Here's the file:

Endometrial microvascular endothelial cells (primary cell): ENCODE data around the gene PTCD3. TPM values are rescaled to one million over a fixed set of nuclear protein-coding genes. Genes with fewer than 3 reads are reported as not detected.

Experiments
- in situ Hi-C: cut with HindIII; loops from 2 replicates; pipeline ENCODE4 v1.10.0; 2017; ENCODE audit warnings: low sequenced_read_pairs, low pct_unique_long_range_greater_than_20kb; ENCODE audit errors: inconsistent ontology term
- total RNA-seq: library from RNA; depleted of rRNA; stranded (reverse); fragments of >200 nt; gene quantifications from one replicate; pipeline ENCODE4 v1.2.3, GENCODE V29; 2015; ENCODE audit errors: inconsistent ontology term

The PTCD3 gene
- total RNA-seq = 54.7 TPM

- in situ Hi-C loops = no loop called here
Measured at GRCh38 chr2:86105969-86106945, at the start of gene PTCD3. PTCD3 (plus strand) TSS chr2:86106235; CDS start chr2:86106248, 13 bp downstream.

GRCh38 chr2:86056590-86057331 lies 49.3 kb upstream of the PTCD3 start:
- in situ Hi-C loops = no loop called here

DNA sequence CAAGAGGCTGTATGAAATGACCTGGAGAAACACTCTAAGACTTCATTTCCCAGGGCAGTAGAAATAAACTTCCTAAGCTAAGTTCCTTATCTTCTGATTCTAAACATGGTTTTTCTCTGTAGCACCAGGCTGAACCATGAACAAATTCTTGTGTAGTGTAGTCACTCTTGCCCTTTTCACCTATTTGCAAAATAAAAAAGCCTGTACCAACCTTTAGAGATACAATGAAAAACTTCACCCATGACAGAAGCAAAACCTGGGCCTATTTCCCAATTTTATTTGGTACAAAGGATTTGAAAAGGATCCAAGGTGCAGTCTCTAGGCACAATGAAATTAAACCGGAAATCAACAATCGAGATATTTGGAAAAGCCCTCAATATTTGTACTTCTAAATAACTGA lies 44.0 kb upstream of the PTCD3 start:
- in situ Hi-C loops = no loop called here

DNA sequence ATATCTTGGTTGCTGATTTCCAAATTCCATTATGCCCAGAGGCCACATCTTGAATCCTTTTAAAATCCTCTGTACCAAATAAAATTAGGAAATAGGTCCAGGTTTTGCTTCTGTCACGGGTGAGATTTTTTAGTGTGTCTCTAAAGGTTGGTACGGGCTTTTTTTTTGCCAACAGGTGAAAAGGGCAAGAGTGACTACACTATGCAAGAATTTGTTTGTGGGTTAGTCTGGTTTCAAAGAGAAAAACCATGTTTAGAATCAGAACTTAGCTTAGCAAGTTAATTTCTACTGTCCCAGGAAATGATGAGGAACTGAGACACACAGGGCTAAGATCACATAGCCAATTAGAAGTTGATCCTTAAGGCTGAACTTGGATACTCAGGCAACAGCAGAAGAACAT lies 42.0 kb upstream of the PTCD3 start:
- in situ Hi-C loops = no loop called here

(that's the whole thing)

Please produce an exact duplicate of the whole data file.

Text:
Endometrial microvascular endothelial cells (primary cell): ENCODE data around the gene PTCD3. TPM values are rescaled to one million over a fixed set of nuclear protein-coding genes. Genes with fewer than 3 reads are reported as not detected.

Experiments
- in situ Hi-C: cut with HindIII; loops from 2 replicates; pipeline ENCODE4 v1.10.0; 2017; ENCODE audit warnings: low sequenced_read_pairs, low pct_unique_long_range_greater_than_20kb; ENCODE audit errors: inconsistent ontology term
- total RNA-seq: library from RNA; depleted of rRNA; stranded (reverse); fragments of >200 nt; gene quantifications from one replicate; pipeline ENCODE4 v1.2.3, GENCODE V29; 2015; ENCODE audit errors: inconsistent ontology term

The PTCD3 gene
- total RNA-seq = 54.7 TPM

- in situ Hi-C loops = no loop called here
Measured at GRCh38 chr2:86105969-86106945, at the start of gene PTCD3. PTCD3 (plus strand) TSS chr2:86106235; CDS start chr2:86106248, 13 bp downstream.

GRCh38 chr2:86056590-86057331 lies 49.3 kb upstream of the PTCD3 start:
- in situ Hi-C loops = no loop called here

DNA sequence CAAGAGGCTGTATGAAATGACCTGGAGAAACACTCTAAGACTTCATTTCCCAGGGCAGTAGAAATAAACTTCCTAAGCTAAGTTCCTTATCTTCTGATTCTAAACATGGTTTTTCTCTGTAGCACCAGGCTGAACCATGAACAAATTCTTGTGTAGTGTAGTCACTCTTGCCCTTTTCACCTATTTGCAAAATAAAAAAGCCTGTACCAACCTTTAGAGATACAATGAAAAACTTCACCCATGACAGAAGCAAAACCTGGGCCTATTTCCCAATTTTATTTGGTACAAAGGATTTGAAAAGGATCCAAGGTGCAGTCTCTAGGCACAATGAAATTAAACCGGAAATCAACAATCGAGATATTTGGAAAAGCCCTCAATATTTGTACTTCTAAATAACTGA lies 44.0 kb upstream of the PTCD3 start:
- in situ Hi-C loops = no loop called here

DNA sequence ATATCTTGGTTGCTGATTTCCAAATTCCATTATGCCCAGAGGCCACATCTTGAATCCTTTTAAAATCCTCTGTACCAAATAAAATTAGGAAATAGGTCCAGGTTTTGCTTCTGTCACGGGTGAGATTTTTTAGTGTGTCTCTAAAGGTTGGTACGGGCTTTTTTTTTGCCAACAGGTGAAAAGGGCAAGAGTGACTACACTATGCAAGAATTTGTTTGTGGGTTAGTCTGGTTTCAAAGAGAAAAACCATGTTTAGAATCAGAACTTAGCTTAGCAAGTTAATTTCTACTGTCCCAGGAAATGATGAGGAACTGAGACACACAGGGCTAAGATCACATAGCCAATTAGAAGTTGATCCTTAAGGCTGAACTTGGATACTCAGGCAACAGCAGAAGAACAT lies 42.0 kb upstream of the PTCD3 start:
- in situ Hi-C loops = no loop called here